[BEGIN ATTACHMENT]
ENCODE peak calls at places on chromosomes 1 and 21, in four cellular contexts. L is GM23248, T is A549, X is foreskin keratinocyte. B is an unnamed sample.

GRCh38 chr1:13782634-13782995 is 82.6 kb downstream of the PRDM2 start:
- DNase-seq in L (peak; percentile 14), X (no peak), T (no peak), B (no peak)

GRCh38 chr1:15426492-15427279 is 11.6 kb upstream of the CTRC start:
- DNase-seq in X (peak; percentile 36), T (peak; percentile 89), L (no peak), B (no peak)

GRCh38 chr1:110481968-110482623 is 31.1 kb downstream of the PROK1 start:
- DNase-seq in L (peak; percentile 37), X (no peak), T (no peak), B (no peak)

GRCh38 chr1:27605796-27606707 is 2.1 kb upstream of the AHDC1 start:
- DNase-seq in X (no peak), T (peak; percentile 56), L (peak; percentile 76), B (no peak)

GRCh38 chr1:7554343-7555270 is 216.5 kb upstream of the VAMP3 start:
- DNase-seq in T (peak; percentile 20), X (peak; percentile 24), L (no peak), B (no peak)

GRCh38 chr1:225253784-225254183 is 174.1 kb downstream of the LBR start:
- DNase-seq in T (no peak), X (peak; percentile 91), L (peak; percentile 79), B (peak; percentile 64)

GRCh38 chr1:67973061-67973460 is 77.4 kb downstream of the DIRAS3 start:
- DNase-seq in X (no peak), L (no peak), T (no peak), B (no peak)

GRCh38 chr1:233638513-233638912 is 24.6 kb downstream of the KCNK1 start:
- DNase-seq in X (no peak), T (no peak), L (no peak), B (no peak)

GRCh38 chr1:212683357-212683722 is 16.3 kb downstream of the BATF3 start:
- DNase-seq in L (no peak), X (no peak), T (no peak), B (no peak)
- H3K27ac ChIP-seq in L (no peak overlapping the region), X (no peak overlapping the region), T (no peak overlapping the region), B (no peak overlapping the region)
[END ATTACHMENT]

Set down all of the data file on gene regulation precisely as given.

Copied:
ENCODE peak calls at places on chromosomes 1 and 21, in four cellular contexts. L is GM23248, T is A549, X is foreskin keratinocyte. B is an unnamed sample.

GRCh38 chr1:13782634-13782995 is 82.6 kb downstream of the PRDM2 start:
- DNase-seq in L (peak; percentile 14), X (no peak), T (no peak), B (no peak)

GRCh38 chr1:15426492-15427279 is 11.6 kb upstream of the CTRC start:
- DNase-seq in X (peak; percentile 36), T (peak; percentile 89), L (no peak), B (no peak)

GRCh38 chr1:110481968-110482623 is 31.1 kb downstream of the PROK1 start:
- DNase-seq in L (peak; percentile 37), X (no peak), T (no peak), B (no peak)

GRCh38 chr1:27605796-27606707 is 2.1 kb upstream of the AHDC1 start:
- DNase-seq in X (no peak), T (peak; percentile 56), L (peak; percentile 76), B (no peak)

GRCh38 chr1:7554343-7555270 is 216.5 kb upstream of the VAMP3 start:
- DNase-seq in T (peak; percentile 20), X (peak; percentile 24), L (no peak), B (no peak)

GRCh38 chr1:225253784-225254183 is 174.1 kb downstream of the LBR start:
- DNase-seq in T (no peak), X (peak; percentile 91), L (peak; percentile 79), B (peak; percentile 64)

GRCh38 chr1:67973061-67973460 is 77.4 kb downstream of the DIRAS3 start:
- DNase-seq in X (no peak), L (no peak), T (no peak), B (no peak)

GRCh38 chr1:233638513-233638912 is 24.6 kb downstream of the KCNK1 start:
- DNase-seq in X (no peak), T (no peak), L (no peak), B (no peak)

GRCh38 chr1:212683357-212683722 is 16.3 kb downstream of the BATF3 start:
- DNase-seq in L (no peak), X (no peak), T (no peak), B (no peak)
- H3K27ac ChIP-seq in L (no peak overlapping the region), X (no peak overlapping the region), T (no peak overlapping the region), B (no peak overlapping the region)